Olmert speaks 311.
(photo credit: Associated Press)
Former prime minister Ehud Olmert took a rare public jab at his successor on Thursday, saying that Israel should agree to the US demand to halt settlement construction in the West Bank in order to restart Mideast peace talks.
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Olmert suggested Prime Minister Binyamin Netanyahu and the Obama administration are wasting valuable time by focusing on such a "marginal" issue, rather than tackling the essential issues at the heart of the Israeli-Palestinian conflict.
US President Barack Obama has asked for a new three-month moratorium on settlement construction after a 10-month slowdown expired in September, causing peace talks to stall.
Netanyahu has yet to commit to a renewal, saying he is waiting for
written US assurances. Palestinians say they won't return to
negotiations without a total freeze.
Olmert, who resigned two years ago to face corruption charges, has
largely kept a low profile since leaving office in early 2009 and has
refrained from publicly criticizing Netanyahu.
Speaking to foreign correspondents, he said he wouldn't have agreed to a
settlement freeze in the first place, saying it was more important to
focus on larger issues like final borders, the fate of Palestinian
refugees and the status of Jerusalem. But he said he would not turn down
a request from Israel's closest ally and endanger ties.
"If someone says that he agrees to 10 months of freezing and the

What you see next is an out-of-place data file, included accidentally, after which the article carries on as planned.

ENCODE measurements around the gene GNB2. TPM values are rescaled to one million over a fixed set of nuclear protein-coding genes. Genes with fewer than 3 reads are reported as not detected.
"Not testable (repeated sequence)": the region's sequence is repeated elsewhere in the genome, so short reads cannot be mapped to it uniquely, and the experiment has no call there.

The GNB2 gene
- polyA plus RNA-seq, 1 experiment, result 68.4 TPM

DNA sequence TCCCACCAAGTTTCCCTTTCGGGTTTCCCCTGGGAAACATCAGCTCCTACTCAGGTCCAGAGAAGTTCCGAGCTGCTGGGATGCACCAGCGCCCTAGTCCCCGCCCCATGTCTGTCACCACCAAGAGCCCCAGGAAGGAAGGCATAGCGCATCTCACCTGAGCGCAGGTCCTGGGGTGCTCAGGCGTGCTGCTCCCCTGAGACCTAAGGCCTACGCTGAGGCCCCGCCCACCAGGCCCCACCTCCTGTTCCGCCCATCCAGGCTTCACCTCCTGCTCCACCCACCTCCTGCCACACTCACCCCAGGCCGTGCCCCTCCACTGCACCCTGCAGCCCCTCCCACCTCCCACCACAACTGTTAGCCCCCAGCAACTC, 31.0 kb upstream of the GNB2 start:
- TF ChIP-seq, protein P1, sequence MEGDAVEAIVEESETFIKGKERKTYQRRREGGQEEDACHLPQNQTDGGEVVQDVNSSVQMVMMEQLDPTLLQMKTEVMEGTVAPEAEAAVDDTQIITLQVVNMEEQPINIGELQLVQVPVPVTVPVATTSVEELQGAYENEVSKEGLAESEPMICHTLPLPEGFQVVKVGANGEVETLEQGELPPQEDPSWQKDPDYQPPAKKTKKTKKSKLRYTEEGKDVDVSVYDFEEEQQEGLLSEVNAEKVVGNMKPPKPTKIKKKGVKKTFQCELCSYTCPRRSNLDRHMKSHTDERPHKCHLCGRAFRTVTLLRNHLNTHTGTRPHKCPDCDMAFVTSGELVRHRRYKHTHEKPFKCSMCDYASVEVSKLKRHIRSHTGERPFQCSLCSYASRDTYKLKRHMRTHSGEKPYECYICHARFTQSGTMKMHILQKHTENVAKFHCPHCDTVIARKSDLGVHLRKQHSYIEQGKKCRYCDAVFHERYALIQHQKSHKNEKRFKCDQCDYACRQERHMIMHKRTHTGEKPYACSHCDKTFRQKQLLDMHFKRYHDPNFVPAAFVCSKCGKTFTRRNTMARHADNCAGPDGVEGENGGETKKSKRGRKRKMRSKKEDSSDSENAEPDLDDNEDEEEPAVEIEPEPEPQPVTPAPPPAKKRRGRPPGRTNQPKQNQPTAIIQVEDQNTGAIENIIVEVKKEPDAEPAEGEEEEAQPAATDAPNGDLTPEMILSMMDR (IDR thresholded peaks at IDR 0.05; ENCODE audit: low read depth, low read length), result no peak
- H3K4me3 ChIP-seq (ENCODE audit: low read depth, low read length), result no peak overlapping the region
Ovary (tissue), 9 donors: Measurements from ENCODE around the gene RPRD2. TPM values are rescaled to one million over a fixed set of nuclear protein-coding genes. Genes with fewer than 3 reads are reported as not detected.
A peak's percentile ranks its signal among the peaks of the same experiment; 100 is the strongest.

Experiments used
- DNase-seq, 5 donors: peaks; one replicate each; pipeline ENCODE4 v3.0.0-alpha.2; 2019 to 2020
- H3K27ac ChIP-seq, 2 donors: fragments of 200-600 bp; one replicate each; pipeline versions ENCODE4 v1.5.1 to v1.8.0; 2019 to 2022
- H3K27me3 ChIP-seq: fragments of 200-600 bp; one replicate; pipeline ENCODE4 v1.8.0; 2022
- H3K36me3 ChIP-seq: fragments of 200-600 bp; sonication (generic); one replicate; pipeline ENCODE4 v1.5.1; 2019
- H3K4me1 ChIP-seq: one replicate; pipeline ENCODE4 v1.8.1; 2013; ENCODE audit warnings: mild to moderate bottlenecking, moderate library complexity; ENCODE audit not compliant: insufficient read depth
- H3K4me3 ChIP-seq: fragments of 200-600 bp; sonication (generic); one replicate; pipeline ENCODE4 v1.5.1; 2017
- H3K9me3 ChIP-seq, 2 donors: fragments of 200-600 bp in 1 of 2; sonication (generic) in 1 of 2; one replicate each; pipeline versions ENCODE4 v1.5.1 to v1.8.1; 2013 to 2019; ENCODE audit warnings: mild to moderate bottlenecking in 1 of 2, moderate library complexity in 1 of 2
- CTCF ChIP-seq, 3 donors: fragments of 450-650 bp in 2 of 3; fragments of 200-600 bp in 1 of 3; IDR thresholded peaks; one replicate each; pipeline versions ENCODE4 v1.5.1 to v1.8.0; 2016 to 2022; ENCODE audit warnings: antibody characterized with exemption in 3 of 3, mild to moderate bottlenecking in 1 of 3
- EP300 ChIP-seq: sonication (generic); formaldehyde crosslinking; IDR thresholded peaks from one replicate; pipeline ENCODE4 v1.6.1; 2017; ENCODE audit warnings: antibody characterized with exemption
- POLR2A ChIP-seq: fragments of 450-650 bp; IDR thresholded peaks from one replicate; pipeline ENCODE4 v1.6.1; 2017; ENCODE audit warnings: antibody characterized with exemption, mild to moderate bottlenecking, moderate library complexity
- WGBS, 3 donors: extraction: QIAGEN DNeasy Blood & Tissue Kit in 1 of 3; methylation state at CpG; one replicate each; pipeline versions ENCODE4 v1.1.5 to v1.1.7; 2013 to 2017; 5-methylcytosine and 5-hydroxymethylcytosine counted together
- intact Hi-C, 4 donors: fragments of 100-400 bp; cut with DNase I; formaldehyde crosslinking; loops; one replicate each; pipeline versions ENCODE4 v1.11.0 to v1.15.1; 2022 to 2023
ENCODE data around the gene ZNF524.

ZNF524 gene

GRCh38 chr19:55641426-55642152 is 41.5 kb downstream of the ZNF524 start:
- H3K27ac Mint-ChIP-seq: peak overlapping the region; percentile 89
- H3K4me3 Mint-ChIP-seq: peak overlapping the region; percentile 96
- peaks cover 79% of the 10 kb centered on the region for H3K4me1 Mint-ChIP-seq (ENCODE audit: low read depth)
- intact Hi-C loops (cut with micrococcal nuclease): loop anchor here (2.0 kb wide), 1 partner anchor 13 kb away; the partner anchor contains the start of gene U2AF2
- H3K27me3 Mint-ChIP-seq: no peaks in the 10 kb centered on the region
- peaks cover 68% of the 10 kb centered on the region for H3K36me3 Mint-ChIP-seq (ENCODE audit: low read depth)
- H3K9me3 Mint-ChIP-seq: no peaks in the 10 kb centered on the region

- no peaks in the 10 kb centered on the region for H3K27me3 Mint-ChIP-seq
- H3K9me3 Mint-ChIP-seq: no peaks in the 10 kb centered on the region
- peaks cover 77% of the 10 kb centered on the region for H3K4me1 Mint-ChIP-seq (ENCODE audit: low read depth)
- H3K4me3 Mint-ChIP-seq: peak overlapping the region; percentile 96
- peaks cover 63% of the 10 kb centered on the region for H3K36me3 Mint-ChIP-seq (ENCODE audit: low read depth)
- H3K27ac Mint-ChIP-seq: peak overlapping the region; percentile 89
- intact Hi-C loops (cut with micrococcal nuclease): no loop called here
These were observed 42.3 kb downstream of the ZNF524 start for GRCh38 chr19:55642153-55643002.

president of the mightiest nation on earth and friendliest nation to
Israel comes to you and says 'please give me two (more) months, only two
months,' I mean what could happen in two months?" he said. "I would say
'president, why two? Why not three? Take three!"
Olmert said both Israel and the US should instead focus on reaching a final peace deal with the Palestinians.
Since leaving office, Olmert has confirmed he made Israel's most
far-reaching offer to the Palestinians, proposing a Palestinian state on
close to 94 percent of the West Bank, and offering them the equivalent
of the final 6 percent of territory in a land "swap."
Olmert said the Palestinians never responded to his offer, made in the final months of his term in office.
"I think that they made a mistake. I think that the fact that they
didn't respond to my proposal was a historic mistake of the highest
order that they will live to regret for a long time, until someone will
come from our side with the same ideas," he said.
The Olmert plan would have also have turned over Arab neighborhoods in
east Jerusalem to Palestinian control. Jerusalem's Old City, with its
holy sites, one of the most intractable issues dividing the sides, was
to be governed jointly by Israel, the Palestinians, Jordan, Saudi Arabia
and the United States, he said.Olmert doesn't deny air strike on Syria
Olmert also said he "can't deny" former US president George W. Bush's
claim in a new book that Israel destroyed a suspected nuclear reactor in
At the time of the September 2007 incident, Syria announced that its
airspace had been invaded by Israel. The government has never commented
on what happened.
But in Bush's new memoir, the former president says both countries
believed the site to be a reactor built with North Korean help. He also
suggests that he was quietly pleased with the Israeli airstrike.
Olmert said he has seen Bush's account. While refusing to confirm it, he also said he would not deny it.
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